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What's new in Windows Server 2012 Remote Desktop Services

With the official release of Windows Server 2012 rapidly approaching, VDI administrators should take note of some changes to Remote Desktop Services.

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Remote Desktop Services (RDS) in Windows Server 2008 R2 consists of numerous components that perform specialized roles to make virtual desktop infrastructure (VDI) possible. The deployment process and the components are the same in Windows Server 2012 RDS, so you'll feel right at home if you've deployed the previous version. What's different is some additional features for provisioning and managing virtual desktops with RDS.

Remote Desktop Services roles

Before we dive into the differences, let's review the components of RDS. Windows Server 2012 Remote Desktop Services offers the same basic roles as Windows Server 2008 R2 (Figure 1). These roles include:

Figure 1. Windows Server 2012 offers the same RDS roles as Windows Server 2008 R2.
  • Remote Desktop Connection Broker: The connection broker connects users with remote desktops. If a user loses connectivity to a remote desktop, the connection broker allows the user to reestablish the connection without losing the virtual desktop's state.
  • Remote Desktop Gateway: This component allows for connectivity to virtual desktops and RemoteApp programs over the Internet.
  • Remote Desktop Licensing: This component tracks license usage for your RDS deployment.
  • Remote Desktop Session Host: The Session Host allows a server to host session-based desktops or RemoteApp programs.
  • Remote Desktop Virtualization Host: This is the component that hosts virtual desktops.
  • Remote Desktop Web Access: This component lets users access remote desktops or RemoteApp programs either through a Web browser or the Start menu.

So what's new?

Most of the work Microsoft has done with Windows Server 2012 Remote Desktop Services is on the back end, particularly involving the virtual desktop provisioning process.

Simpler desktop collection creation 
It's now possible to use a virtual machine (VM) that has been prepared with Sysprep to create an entire collection of virtual desktops, without the aid of System Center Virtual Machine Manager. Here's how:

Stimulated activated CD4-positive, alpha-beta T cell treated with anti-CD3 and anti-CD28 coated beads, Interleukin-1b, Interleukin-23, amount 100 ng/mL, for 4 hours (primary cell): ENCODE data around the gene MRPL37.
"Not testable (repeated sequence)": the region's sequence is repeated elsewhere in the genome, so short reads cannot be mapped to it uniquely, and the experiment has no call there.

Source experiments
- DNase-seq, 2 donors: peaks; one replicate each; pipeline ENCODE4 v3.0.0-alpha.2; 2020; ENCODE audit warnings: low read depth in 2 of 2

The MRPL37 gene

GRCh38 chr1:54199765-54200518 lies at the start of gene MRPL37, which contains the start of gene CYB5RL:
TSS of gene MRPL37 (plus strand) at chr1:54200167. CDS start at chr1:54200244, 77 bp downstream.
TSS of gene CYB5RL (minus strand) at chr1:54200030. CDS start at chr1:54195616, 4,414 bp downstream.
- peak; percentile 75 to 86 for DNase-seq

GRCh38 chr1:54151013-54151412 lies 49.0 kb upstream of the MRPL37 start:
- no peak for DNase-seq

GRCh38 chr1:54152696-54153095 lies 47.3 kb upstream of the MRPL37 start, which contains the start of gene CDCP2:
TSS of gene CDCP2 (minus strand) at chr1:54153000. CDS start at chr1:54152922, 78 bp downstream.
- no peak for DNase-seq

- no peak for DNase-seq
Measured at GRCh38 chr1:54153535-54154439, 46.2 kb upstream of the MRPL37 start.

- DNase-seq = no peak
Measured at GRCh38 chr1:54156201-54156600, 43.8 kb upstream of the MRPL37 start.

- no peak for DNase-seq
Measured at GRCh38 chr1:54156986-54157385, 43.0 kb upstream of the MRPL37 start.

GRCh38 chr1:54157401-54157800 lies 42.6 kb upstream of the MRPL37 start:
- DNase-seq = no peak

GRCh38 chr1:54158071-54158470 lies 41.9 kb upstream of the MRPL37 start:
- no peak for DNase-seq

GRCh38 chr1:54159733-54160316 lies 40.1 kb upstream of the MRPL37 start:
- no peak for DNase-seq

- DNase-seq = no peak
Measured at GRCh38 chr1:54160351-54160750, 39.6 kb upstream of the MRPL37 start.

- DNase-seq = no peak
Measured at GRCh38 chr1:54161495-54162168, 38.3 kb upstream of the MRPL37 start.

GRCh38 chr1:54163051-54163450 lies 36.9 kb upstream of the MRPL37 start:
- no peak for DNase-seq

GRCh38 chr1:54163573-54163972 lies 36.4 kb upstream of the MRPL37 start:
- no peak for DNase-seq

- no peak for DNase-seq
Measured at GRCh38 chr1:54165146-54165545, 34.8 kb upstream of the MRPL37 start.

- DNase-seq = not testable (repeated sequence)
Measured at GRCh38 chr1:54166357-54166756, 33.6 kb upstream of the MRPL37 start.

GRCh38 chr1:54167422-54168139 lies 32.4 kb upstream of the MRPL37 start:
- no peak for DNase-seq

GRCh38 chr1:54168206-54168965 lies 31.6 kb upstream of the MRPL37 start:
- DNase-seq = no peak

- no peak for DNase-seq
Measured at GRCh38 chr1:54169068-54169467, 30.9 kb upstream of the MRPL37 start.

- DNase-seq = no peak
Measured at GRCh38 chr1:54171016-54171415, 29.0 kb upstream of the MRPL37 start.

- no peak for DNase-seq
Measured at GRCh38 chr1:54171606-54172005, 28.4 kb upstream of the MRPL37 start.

1. After running Sysprep on the VM, shut the VM down and detach the Windows installation media (typically a DVD drive).
  2. Open the Remote Desktop Services console on the Connection Broker.
  3. Click the Collections tab and then choose Create Virtual Desktop Collection.
  4. Windows will launch the Create Collection Wizard. Click Next to bypass the wizard's Welcome screen.
  5. Specify a name and an optional description for the collection you are creating.
  6. On the next screen, indicate that you want to create a pooled virtual desktop collection and that you want to automatically create and manage the virtual desktops.
  7. Click Next, and select the virtual desktop that you previously created.
  8. It will then prompt you to either provide unattended installation settings or to use a Sysprep answer file. The option that you choose here determines the path that the wizard takes.

Things get interesting when you reach the Specify Users and Groups screen. This screen lets you specify which users should be given access to the new virtual desktops and the total number of virtual desktops to create (Figure 2). You can even assign a prefix and suffix that will be used in the virtual desktop name.

Figure 2. You can create multiple virtual desktops.

Preserving pooled desktop states
The other big change in Windows Server 2012 RDS is a stateless pooling mechanism that ensures that pooled virtual desktops remain in a pristine state regardless of anything the previously logged-in user might do.

This feature is possible because Windows directs user operations to differencing disks, thereby keeping the virtual desktop's virtual hard disk in an unchanged state. The wizard even contains an option to automatically roll back changes when users log off the virtual desktop (Figure 3).

Figure 3. Virtual desktops can be rolled back to a pristine state after a user session.

This functionality is certainly nice, but it begs the question of what happens to user profiles. User profiles can be stored on a user profile disk (which you can configure through the wizard's next screen). The advantage of using user profile disks is that they are centrally stored and readily accessible from any VM in the collection.

The disadvantage is that the servers in the collection must have full control over the user profile disk share and users must be members of the local admin's group on the server. That raises some security concerns because users will have access to the servers, so you may be better off redirecting user profiles to a file share instead.

On the surface, it doesn't appear that all that much has changed with Windows RDS. Once you dig into the remote desktop deployment process, however, you can see that Microsoft has implemented some very welcome changes in Windows Server 2012 Remote Desktop Services.

This was first published in October 2012

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